Summary (From Goodreads): Anna is looking forward to her senior year in Atlanta, where she has a great job, a loyal best friend, and a crush on the verge of becoming more. Which is why she is less than thrilled about being shipped off to boarding school in Paris – until she meets Etienne St. Clair: perfect, Parisian (and English and American, which makes for a swoon-worthy accent), and utterly irresistible. The only problem is that he’s taken, and Anna might be, too, if anything comes of her almost-relationship back home.

As winter melts into spring, will a year of romantic near – misses end with the French kiss Anna – and readers – have long awaited?

Student Review:

When I was first introduced to the book Anna and the French Kiss I wasn’t sure if I was even going to make it through the whole book. Just from looking at the book, I thought it was too long for me personally. Soon after I read the first few pages, I was already in the hundreds. From reading the cover I knew it was my type of book though. I really enjoyed this book and I’m glad my teacher Mrs. Andersen offered it to me.

Anna and the French Kiss is mainly about a girl who is sent to a boarding school in Paris. Most kids would love to go to Paris, just because it’s a really cool place. Except for Anna, who doesn’t want to leave behind her friends, and the guy she could have a relationship with. Throughout the story, she falls in love and meets many new friends. She is just like any other ordinary girl, fighting over boys, and falling in love with a guy she just met even though he already has a girlfriend.

I really loved all the characters, especially Anna and Etienne. The book really showed how much those two cared for each other. I could feel all their emotions as I was reading. I got a really good picture of both of them in my head all through out the story, and how they would look in real life.

This story is full of romance and friendship which are two things I’m really interested in reading. I suggest that anyone who likes romance, and cute little love stories should definitely try Anna and the French Kiss out. I’m pretty positive that the main reason why I enjoyed this book, is because I’m a girl and any girl can relate to the book. Therefore, the story is even more fun and enjoyable to read.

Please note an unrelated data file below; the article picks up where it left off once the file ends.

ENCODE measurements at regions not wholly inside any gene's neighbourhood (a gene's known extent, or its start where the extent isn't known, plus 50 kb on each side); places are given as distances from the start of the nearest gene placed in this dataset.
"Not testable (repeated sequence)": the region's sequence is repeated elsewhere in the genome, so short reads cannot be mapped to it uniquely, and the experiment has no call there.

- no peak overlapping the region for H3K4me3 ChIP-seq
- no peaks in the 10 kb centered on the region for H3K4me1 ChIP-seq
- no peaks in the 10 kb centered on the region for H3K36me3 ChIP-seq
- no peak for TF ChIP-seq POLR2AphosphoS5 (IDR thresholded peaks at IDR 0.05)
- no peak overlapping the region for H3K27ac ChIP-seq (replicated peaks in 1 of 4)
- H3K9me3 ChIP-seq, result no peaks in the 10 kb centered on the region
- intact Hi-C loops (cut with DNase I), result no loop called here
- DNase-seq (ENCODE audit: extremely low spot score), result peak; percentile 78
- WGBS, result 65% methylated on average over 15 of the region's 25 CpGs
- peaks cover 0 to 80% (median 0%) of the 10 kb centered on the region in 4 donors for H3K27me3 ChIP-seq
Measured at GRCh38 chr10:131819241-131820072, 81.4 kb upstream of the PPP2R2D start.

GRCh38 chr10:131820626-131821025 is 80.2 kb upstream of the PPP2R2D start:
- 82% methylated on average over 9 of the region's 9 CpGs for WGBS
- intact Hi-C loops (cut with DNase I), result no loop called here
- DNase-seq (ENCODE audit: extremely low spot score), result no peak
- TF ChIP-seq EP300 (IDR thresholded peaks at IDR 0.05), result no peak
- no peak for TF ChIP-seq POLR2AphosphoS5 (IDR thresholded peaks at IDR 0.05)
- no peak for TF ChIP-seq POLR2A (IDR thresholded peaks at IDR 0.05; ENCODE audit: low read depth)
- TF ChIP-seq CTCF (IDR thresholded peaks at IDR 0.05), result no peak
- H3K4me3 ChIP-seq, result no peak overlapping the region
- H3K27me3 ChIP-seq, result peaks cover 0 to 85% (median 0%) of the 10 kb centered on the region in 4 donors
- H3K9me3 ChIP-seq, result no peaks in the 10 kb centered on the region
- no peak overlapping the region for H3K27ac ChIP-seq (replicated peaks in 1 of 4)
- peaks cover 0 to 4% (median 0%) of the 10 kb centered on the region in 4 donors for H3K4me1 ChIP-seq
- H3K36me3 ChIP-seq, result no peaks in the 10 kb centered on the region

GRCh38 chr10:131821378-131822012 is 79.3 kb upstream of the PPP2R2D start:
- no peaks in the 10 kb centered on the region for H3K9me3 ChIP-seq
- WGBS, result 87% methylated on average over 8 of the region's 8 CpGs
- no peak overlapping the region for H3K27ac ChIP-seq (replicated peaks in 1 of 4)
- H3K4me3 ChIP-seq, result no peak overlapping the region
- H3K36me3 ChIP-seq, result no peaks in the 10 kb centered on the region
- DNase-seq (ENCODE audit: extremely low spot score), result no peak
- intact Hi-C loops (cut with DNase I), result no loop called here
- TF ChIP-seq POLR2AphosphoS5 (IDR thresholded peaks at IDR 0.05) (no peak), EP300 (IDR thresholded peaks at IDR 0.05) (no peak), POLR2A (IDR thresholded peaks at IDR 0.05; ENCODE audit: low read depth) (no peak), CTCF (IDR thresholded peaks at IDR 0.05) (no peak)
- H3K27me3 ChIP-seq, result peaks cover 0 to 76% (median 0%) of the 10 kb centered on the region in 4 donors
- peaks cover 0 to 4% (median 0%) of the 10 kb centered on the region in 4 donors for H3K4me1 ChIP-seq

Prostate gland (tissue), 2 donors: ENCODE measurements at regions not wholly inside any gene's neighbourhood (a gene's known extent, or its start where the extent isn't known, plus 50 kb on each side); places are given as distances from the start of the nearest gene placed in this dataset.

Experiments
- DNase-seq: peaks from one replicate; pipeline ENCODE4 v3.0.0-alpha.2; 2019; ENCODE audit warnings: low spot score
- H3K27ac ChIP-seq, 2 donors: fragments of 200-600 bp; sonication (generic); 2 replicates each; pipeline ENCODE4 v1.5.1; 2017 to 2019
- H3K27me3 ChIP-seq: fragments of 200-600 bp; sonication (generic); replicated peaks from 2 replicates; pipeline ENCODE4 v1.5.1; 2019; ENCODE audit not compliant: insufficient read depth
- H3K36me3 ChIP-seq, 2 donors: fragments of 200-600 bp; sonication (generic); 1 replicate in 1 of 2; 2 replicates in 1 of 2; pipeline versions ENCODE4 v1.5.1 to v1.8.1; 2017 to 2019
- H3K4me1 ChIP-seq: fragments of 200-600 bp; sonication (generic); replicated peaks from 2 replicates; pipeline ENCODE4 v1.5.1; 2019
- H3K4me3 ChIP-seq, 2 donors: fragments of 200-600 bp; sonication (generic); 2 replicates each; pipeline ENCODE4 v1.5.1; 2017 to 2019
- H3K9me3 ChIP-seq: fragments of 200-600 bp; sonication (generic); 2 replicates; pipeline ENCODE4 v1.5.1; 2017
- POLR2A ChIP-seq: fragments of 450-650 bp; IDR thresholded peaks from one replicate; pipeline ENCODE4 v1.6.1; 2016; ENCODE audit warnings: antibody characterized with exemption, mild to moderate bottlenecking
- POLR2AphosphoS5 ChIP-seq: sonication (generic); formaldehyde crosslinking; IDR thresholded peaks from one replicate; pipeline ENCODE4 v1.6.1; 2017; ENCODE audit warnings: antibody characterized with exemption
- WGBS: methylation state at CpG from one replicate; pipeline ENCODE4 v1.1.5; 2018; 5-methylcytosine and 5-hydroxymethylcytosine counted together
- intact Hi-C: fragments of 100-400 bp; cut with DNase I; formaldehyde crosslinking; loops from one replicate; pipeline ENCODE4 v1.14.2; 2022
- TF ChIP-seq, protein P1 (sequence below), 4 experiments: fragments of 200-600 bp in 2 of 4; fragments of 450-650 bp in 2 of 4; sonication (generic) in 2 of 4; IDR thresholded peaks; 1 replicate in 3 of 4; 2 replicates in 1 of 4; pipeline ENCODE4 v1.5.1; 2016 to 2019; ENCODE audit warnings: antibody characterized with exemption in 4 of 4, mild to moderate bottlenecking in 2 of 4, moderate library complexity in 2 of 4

Student Book Review: Hattie Big Sky by Kirby Larson

In my Young Adult Literature class I require my students to write a book review for two of the books they read for their trimester project.  I’ve recently started using Goodreads in my classroom and have my students post their reviews there.  We looked at a variety of blogger reviews so they could get a feel for how a review can be written.  After receiving permission from my students, I’m posting one of them today.

Title: Hattie Big Sky

Author: Kirby Larson

Student Reviewer: Jessica T.

Summary (From Goodreads): Alone in the world, teen-aged Hattie is driven to prove up on her uncle’s homesteading claim.
For years, sixteen-year-old Hattie’s been shuttled between relatives. Tired of being Hattie Here-and-There, she courageously leaves Iowa to prove up on her late uncle’s homestead claim near Vida, Montana. With a stubborn stick-to-itiveness, Hattie faces frost, drought and blizzards. Despite many hardships, Hattie forges ahead, sharing her adventures with her friends–especially Charlie, fighting in France–through letters and articles for her hometown paper.

Her backbreaking quest for a home is lightened by her neighbors, the Muellers. But she feels threatened by pressure to be a “Loyal” American, forbidding friendships with folks of German descent. Despite everything, Hattie’s determined to stay until a tragedy causes her to discover the true meaning of home.

Student Review:  I enjoyed reading Hattie Big Sky by Kirby Larson and I am glad that I did. The conflict that Hattie faces to prove up her homestead is believable. The troubles she encounters and the obstacles she has to find a way to overcome find their way to make the novel out to be very convincing. The setting enabled the book to be all the more intriguing, but was not overdone with all the unnecessary usual boring details. The sky is described often, and at first the title troubled me until I learned that Montana is known as “Big Sky Country.” Now that I know this knowledge, I feel the novel name fits perfectly.

I favored the pace, the humor, and the fact that it is historical fiction. I also commend the author on how she included letters consistently through from Hattie’s uncle and her “school chum” Charlie. I found the ones Hattie received back to be of interest. It was always exciting to see those italicized words that the letters held. I never found any part of the book confusing.